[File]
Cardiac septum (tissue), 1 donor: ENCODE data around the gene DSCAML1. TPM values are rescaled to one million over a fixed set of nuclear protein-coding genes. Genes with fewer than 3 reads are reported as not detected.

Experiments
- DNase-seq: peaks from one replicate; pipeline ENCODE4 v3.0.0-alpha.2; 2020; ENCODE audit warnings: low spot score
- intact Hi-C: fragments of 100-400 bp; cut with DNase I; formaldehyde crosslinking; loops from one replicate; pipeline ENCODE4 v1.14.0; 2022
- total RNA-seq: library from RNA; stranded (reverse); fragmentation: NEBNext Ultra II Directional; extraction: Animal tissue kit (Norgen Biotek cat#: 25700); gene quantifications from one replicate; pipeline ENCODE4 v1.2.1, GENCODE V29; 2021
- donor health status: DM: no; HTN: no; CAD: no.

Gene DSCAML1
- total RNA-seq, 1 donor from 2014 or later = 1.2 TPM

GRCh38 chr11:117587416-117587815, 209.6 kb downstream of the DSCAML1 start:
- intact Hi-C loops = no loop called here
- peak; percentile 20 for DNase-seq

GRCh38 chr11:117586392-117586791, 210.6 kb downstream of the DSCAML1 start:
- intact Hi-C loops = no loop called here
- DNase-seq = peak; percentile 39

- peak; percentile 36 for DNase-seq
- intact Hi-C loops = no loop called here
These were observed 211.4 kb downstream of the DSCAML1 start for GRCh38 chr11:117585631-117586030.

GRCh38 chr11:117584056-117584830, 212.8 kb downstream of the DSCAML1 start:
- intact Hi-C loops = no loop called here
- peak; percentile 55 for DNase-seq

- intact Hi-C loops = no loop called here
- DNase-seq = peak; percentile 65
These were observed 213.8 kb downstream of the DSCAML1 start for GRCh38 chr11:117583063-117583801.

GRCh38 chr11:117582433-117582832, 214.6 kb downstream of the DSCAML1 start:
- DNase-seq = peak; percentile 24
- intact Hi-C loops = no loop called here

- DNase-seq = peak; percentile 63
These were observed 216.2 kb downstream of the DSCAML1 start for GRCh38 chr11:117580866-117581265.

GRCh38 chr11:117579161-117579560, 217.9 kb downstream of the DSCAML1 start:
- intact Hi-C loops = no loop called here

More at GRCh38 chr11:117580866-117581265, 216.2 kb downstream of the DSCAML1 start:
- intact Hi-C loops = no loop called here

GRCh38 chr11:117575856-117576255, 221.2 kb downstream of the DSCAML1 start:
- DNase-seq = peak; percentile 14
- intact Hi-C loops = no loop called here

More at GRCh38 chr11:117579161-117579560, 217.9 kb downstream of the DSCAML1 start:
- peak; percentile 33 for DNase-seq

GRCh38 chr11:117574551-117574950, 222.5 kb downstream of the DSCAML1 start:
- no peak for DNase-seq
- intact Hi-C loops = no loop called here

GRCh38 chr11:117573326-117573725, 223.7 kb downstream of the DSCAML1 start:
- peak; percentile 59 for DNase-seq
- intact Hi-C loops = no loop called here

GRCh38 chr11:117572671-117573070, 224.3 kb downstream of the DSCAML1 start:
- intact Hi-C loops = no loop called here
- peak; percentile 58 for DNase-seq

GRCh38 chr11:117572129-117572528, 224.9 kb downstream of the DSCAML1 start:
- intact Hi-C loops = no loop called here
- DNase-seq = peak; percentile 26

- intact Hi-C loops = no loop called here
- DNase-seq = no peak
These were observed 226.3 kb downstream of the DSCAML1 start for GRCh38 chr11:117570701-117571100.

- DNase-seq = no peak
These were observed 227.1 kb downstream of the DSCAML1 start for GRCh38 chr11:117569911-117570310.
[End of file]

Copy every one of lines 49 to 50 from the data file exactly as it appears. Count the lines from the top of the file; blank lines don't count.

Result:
- DNase-seq = peak; percentile 26

- intact Hi-C loops = no loop called here